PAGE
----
QOTD: Which Model Needs to Get a Grip?
Tuesday morning, as a fresh dumping of snow blanketed your author’s region, we discussed a crucial (and obvious) ingredient for safe winter driving: winter tires.
Far less crucial for day-to-day safety, though still valuable, is another automotive feature — one that regularly sees new car buyers slap down several thousand dollars extra at the dealer. In many cases, the feature immediately goes to drivers’ heads, instilling them with a foolish overconfidence in their vehicle’s mastery of the laws of physics.
We’re talking about all-wheel drive/four-wheel drive.
On the first slick night of the season, following barely an inch of the slippery stuff, the degree to which AWD/4WD tricks drivers into feeling like Superman was made abundantly clear by a very crowded on-ramp. Crowded, but not moving. As I passed the ramp, heading home late one night, I could see three premium crossovers doing what all-wheel-drive premium crossovers shouldn’t. Sitting motionless, costing their owners money.
It seems the first driver didn’t anticipate the vehicle’s lack of grip while navigating the tight curve, leading to a spinout. The second driver, piloting a very similar vehicle, was apparently unable to stop in time, leading to an expensive steel kiss. The third driver, obviously trailing the first two a little further back, didn’t make contact, but the road condition was not sufficient for the driver to bring the CUV to a safe halt. No, this one left the road and headed off into the bush, where it sat dejected, unable to extract itself.
Four-wheel traction did nothing to help prevent this crack-up, but grippier tires and reduced speed could have saved the day. Still, when the snow grows deep and the time it takes to claw your way up to speed grows longer, all two-wheel-drive vehicle owners long for extra traction. For all four of their vehicle’s wheels to work as a team. For the ability to pull and push all at once.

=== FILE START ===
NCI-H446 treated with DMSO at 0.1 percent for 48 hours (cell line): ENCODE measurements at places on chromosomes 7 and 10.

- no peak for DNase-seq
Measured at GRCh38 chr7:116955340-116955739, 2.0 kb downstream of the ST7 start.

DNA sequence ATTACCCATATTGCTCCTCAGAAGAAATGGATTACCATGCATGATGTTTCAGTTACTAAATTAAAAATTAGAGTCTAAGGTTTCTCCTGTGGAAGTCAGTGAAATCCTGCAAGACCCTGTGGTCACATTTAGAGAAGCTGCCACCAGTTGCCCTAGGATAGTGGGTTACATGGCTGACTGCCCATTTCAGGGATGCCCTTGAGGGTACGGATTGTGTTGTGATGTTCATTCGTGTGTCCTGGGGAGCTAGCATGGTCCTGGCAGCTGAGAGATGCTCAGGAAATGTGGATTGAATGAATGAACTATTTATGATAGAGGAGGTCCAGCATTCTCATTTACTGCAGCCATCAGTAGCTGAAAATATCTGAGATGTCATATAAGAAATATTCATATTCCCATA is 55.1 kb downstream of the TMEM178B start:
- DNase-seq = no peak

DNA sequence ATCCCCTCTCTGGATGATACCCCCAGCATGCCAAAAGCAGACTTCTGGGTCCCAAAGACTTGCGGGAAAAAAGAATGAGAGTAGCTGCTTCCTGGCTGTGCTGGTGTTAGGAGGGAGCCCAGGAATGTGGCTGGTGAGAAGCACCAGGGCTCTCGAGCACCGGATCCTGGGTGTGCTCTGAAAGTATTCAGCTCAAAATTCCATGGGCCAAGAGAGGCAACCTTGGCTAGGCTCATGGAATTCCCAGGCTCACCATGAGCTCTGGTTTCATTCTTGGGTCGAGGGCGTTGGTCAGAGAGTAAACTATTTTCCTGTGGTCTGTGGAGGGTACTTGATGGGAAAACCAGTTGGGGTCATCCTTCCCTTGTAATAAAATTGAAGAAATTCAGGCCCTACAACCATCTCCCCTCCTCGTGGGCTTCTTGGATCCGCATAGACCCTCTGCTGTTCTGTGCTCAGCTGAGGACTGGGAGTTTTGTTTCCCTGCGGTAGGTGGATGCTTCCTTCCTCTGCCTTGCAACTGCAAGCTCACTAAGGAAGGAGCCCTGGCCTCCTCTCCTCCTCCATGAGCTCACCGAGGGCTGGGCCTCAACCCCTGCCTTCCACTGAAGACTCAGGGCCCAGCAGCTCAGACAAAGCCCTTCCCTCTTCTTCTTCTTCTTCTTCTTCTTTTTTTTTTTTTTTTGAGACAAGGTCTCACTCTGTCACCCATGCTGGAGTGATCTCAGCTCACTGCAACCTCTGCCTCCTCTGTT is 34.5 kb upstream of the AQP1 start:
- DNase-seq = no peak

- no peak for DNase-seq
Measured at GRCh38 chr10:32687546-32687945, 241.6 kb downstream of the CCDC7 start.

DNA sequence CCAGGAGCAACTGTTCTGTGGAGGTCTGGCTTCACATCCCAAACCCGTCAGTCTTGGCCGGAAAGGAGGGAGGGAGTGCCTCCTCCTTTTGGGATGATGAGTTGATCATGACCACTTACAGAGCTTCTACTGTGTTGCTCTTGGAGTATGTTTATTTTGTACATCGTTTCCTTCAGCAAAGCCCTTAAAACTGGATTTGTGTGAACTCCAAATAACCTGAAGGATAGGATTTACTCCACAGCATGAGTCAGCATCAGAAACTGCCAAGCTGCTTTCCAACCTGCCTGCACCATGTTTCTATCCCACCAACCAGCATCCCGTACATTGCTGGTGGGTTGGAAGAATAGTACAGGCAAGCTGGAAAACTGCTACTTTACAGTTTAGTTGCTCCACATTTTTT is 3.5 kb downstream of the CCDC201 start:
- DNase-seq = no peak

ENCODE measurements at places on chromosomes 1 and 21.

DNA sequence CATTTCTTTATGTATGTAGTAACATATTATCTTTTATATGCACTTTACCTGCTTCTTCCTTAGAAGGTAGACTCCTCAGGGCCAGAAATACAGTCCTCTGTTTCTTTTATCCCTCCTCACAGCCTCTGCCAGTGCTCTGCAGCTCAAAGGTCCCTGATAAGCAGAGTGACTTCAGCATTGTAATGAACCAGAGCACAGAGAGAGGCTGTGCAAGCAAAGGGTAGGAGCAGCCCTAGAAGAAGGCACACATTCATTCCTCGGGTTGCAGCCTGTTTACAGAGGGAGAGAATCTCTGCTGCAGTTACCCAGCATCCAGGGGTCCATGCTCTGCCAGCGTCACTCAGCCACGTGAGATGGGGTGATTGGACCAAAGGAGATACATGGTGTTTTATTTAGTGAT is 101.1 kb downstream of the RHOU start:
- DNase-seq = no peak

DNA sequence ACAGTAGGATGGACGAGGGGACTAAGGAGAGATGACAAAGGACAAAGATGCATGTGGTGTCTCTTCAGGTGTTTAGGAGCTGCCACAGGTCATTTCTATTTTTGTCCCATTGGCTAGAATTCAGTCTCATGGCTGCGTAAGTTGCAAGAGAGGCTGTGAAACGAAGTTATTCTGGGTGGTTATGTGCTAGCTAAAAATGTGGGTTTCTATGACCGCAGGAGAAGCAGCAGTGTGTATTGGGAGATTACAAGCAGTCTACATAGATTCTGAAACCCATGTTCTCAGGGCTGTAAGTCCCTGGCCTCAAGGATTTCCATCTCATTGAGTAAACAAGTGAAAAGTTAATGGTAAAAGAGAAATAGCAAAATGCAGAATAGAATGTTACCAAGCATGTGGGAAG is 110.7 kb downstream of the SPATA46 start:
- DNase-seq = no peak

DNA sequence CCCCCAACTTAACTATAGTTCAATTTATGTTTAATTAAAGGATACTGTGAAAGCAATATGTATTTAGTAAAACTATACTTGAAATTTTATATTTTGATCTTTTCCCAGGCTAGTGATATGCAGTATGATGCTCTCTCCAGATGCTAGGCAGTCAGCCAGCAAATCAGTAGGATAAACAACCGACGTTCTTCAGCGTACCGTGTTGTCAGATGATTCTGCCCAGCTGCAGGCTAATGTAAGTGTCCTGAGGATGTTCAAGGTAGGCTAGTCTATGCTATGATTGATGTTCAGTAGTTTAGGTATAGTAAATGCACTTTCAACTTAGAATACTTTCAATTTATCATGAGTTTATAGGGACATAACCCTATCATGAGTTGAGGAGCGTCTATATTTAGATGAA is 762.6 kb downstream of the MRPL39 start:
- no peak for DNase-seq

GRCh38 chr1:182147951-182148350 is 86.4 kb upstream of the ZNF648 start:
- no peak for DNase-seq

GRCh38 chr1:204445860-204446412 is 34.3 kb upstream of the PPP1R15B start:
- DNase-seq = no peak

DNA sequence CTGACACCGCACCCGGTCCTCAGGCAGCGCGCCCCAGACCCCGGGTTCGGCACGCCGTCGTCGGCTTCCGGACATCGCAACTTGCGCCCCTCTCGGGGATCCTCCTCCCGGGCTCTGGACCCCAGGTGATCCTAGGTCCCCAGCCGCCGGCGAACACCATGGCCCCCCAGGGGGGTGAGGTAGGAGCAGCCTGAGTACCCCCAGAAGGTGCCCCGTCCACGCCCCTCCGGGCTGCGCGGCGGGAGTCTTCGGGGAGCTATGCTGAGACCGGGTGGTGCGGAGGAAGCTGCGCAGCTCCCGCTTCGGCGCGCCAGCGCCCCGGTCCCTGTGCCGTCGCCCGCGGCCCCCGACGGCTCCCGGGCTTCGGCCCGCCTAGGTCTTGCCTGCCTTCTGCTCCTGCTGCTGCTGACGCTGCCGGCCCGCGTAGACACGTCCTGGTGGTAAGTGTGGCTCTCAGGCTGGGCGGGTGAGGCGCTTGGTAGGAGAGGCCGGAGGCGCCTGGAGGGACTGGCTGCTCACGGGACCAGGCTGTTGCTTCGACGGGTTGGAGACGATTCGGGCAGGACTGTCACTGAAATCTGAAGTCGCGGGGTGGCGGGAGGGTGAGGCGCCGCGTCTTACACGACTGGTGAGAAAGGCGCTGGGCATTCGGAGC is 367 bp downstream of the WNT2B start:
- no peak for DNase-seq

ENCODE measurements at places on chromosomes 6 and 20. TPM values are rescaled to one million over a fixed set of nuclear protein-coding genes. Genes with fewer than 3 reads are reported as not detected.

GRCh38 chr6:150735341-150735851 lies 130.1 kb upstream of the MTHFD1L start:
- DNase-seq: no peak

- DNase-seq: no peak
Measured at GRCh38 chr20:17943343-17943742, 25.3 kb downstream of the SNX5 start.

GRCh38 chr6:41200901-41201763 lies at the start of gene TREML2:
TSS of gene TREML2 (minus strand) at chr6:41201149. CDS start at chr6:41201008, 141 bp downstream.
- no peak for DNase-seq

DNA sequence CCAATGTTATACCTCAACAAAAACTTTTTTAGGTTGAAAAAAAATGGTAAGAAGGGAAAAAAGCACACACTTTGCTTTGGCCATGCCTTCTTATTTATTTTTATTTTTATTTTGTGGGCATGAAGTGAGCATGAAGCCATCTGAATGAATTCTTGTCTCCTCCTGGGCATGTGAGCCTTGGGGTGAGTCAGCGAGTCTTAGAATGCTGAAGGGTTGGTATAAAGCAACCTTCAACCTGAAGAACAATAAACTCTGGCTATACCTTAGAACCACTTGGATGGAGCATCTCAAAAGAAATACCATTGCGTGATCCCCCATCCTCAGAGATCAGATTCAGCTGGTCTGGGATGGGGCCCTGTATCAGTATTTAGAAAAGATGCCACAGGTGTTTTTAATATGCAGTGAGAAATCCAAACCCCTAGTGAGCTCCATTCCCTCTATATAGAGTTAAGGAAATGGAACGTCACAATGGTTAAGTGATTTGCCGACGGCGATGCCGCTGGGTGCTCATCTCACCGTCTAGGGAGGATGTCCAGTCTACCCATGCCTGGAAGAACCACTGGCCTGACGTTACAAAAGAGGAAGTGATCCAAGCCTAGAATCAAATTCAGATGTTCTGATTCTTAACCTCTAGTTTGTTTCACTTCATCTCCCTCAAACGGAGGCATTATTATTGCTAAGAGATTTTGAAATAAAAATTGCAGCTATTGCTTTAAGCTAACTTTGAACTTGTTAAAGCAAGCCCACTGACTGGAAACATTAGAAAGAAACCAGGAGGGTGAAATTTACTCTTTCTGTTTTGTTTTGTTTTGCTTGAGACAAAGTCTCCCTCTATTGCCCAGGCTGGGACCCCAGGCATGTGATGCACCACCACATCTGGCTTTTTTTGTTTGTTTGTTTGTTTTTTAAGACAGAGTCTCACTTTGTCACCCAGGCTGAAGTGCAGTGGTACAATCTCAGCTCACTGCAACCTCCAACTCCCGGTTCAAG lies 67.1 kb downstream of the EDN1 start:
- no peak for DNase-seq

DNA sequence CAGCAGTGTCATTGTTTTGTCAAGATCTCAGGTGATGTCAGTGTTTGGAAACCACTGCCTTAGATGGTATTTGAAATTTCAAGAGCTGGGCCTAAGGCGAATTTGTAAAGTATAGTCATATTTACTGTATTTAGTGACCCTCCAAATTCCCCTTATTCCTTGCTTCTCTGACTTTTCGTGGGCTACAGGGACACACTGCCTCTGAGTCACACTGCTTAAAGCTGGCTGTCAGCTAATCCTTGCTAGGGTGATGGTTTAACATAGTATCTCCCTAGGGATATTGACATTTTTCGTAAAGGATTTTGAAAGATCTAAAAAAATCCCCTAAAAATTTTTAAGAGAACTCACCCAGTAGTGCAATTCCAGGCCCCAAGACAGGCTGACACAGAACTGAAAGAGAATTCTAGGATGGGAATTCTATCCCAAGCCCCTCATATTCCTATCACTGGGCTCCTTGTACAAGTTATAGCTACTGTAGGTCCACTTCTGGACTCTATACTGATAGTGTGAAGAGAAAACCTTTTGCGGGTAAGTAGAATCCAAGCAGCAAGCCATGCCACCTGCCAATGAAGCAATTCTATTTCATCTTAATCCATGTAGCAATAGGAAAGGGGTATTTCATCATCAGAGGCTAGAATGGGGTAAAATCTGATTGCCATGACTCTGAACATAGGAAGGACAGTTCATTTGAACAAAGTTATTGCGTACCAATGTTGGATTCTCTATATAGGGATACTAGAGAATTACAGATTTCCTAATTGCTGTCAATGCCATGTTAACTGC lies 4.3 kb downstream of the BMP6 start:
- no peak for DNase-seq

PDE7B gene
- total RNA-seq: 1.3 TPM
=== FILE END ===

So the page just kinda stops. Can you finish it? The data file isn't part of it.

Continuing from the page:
So, today’s question is this. With so many vehicles in our crossover-heavy world offering four-wheel motivation, which model’s missing out. Which vehicle offered only in two-wheel drive needs an AWD sibling?
There’s a few obvious suggestions. For example, the popular Kia Soul doesn’t have an AWD option, and seems to sell quite well without it. The recently introduced Toyota C-HR also shuns a rear differential. The upcoming Nissan Kicks? Front-drive only. But maybe your suggestion is less obvious. Perhaps your desire for AWD isn’t motivated by the thought of driving in deep snow — no, you’re thinking of powering through that bone-dry corner without oversteer or understeer, leaving all others in your dust.
Let’s hear your suggestions.
Davefromcalgary on Dec 14, 2017
This is the wrong question. One of the reasons I was attracted to Mitsubishi is they do transverse economy AWD properly, by allowing it to be switched off completely, (by the driver!!), put in an auto slip and grip mode, and have a setting that puts 60% to the rear up to something like 30 kph, for deep snow and donuts. Even though I hate transverse layouts, this selectability is a fantastic feature for a guy with a malfunctioning brain like mine. I like it even better than the technically superior longitudinal symmetrical Subi AWD. Lots of cheap AWD systems can barely put enough power to the rear wheels to pop over a curb. The question should be who even values this. THIS is the real marketing gimmick. Example, you say? Pretty much any GM transverse AWD except the Regal, which to my understanding has a more robust PTO and feeds power to the rears on acceleration. Ive seen way to many Terrains and Acadia's stuck in snow with their back wheels twitching like the legs on a bug you just hit with poison.
Lightspeed on Dec 14, 2017
Three winters ago, I drove my RWD Cressida 50KM on the freeway, in a blizzard, at -25C, in about 4-6inches of snow. I was able to cruise at 80-90kph for the 50KM journey. During that trip I counted 11 vehicles in the ditch, three upside-down. Every single one of those was AWD/4WD. WTF!
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